Thoughts on the World

Combining Risk Factors

In "Waltzing with Bears" Tom DeMarco and Tim Lister introduce the very useful concept of the "Uncertainty Diagram", the probability distribution for project metrics such as delivery date, expenditure or benefit delivery. This is used, for example, to assess the likelihood of delay from a given risk.

However, when it comes to evaluating the net effect of several risk factors they rely entirely on Monte-Carlo simulation, claiming that the mathematics for an analytical solution are too complicated. While this might be true for complex curves, it isn't true where the curve is defined by, or can be approximated by, a few discrete points, which will be a common case in practice. Here's my attempt to show how this can be explained, and how a relatively simple analytical solution can then be used in place of simulation.

Consider the following two uncertainty diagrams, which show how two separate risk factors, Factor 1 and Factor 2, will affect a project's completion date relative to the earliest possible completion date.

(For simplicity we refer to delivery after the earliest possible date as a "delay", although a good project manager will actually agree a realistic target later than the earliest possible date.)

We want to combine these two profiles into a single probability function (which can then be expressed as an uncertainty diagram).

Consider the first value in each distribution, the probability of delivery up to one month after the earliest possible date. If Factor 1 affects the project so that there is up to one month's delay AND Factor 2 affects the project so that there is up to one month's delay then delivery will be delayed up to 2 months. This is the smallest net delivery delay we can assess. Note the use of the word "AND". This means we simply multiply the probabilities for those two cases, giving a net probability of 0.01.

Delivery delayed between two and three months means that either Factor 1 produces one month's delay AND Factor 2 produces two month's delay OR Factor 1 produces two month's delay AND Factor 2 produces one month's delay. Again, we multiply appropriate pairs of individual probabilities, then add the results together (where we use the word "OR").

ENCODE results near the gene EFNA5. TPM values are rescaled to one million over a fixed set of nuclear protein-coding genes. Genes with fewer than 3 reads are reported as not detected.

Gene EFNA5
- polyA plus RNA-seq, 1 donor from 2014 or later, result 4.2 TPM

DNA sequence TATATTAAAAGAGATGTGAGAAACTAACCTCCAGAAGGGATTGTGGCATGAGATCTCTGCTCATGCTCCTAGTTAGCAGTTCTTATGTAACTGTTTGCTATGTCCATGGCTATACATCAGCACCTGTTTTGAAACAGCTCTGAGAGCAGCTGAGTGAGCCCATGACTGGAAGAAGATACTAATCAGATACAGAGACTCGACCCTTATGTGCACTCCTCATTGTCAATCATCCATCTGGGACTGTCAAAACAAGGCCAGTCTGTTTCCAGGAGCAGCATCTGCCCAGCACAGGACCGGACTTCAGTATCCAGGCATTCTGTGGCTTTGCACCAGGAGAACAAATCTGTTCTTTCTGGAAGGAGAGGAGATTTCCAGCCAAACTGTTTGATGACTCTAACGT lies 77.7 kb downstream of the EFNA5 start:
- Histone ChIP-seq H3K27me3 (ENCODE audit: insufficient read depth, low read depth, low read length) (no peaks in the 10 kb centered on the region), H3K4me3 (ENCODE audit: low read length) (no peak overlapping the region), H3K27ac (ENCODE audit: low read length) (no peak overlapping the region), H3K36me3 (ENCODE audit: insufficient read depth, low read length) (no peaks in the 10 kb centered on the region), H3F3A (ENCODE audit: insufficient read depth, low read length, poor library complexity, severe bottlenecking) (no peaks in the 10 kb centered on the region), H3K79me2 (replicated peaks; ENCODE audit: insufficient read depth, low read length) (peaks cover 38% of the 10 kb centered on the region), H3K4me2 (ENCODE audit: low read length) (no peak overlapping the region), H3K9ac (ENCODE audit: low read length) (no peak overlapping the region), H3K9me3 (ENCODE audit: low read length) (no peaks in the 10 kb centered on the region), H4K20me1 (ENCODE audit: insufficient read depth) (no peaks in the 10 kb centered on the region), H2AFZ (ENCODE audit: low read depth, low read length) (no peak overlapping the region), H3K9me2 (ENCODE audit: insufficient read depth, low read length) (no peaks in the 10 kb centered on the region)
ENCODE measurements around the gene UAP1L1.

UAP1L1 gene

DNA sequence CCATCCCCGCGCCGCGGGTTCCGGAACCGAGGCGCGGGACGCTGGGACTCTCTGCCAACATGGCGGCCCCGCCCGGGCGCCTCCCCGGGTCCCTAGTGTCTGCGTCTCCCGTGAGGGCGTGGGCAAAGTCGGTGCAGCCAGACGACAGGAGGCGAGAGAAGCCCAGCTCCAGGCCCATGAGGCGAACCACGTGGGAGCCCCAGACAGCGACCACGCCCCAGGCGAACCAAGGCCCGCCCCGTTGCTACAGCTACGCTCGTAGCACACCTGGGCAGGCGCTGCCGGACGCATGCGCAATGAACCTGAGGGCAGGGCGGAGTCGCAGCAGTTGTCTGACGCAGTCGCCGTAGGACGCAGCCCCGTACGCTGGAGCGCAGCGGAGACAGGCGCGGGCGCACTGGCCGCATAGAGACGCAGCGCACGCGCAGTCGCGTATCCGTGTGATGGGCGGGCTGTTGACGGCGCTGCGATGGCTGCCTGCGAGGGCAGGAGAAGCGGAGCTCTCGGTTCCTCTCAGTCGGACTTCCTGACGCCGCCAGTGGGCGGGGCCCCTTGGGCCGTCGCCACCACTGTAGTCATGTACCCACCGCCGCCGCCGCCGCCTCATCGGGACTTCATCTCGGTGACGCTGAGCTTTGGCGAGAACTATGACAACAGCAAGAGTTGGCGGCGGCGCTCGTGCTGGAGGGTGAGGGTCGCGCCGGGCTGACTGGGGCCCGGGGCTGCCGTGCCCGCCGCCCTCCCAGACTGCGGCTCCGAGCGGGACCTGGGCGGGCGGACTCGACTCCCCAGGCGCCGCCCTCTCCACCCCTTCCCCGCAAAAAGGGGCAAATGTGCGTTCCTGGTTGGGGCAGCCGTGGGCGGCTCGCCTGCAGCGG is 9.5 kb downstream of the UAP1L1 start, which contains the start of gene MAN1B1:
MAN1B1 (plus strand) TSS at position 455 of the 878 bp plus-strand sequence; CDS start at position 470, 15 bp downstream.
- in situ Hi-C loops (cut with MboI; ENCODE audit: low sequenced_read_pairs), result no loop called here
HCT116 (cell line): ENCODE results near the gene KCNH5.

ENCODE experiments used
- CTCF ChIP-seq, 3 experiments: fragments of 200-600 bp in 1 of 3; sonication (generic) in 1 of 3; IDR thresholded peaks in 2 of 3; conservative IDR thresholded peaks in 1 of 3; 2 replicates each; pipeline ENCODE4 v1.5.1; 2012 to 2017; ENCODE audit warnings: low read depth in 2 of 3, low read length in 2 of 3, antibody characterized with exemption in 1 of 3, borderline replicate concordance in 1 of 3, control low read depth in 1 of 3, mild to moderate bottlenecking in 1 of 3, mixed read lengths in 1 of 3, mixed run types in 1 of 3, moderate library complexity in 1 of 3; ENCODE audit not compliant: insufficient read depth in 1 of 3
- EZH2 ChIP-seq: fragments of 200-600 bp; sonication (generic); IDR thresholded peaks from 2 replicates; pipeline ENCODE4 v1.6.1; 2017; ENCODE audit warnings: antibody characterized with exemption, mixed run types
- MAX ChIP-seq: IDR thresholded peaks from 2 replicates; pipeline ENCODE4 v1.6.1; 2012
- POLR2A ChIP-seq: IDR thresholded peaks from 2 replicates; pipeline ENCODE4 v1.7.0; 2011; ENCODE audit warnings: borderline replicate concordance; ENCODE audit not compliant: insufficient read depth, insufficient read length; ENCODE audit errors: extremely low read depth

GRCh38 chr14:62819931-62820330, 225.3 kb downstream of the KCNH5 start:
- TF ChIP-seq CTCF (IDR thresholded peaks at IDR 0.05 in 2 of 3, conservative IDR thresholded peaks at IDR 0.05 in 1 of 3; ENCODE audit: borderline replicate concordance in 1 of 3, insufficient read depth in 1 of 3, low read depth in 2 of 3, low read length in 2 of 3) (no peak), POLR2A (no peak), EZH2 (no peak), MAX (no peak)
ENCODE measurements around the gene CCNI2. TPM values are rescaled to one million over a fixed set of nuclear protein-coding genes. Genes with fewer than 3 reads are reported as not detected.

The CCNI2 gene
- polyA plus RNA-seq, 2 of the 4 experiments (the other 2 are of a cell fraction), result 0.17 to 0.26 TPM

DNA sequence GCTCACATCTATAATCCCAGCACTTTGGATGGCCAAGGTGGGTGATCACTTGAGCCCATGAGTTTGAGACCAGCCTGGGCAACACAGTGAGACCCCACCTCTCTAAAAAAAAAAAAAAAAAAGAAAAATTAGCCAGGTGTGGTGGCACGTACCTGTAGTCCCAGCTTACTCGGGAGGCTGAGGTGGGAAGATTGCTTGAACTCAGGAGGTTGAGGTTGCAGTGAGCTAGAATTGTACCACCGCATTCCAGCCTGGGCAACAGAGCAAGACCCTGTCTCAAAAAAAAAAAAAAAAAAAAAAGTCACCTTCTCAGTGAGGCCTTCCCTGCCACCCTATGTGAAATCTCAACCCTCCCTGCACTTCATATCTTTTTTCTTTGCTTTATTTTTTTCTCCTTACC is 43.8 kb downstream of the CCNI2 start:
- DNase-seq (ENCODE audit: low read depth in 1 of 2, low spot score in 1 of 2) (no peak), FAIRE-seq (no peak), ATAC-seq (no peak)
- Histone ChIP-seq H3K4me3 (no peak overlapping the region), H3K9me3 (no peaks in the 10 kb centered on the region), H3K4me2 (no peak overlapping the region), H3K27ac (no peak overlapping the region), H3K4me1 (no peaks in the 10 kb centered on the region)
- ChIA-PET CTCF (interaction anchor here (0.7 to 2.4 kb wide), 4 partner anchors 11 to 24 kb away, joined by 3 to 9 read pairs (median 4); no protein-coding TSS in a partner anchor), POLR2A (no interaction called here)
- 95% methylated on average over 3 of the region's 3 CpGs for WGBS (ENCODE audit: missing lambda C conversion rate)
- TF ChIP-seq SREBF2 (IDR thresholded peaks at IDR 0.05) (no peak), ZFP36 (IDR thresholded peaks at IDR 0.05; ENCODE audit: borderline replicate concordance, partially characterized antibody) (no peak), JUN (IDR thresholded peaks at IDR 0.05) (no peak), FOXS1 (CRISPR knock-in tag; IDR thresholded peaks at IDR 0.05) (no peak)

The following spreadsheet shows the formulae for all the possible outcomes:

The right-most column is our net probability function, which can then be plotted as an uncertainty diagram:

In summary, as long as the two factors are independent (which is also the underlying assumption for the simulation approach) you can combine them using simple probability rules. To produce a single net uncertainty diagram they need to be in the same units, but you could produce a list, for example, showing probabilities like "the probability of two month's delay and $10,000 budget overrun".

I haven't found a way of doing this using simple Excel functions, but it would be very straightforward to write a small VBA routine to dynamically build the formulas given the input columns. I may have a go at this in a future version of this paper.

Click here to download the example spreadsheet.


2 Responses to Combining Risk Factors

John Burgess on 22 June 2010 at 9:23 pm

There is an underlying assumption to what you are doing that the risks impact in series rather than parallel. While this is clearly the safest (i.e. most conservative) assumption to make, I feel it does need to be made explicit.

It is certainly possible to imagine situations in which risks impact in parallel – the opening of the channel tunnel rail link could have suffered from both from problems with the earth under the channel and difficulties getting planning permission for the rail lines to the tunnel. However, these should probably have impacted in parallel and so the combined impact would be simply the greater of the two rather than the sum.

Andrew on 22 June 2010 at 9:28 pm

I agree that there are a number of possible ways to combine the risks. My point is that it is possible to use analytical rather than simulation-based techniques, and I think John’s analysis supports that.

If you'd like to comment on this article, with ideas, examples, or just to praise it to the skies then I'd love to hear from you.

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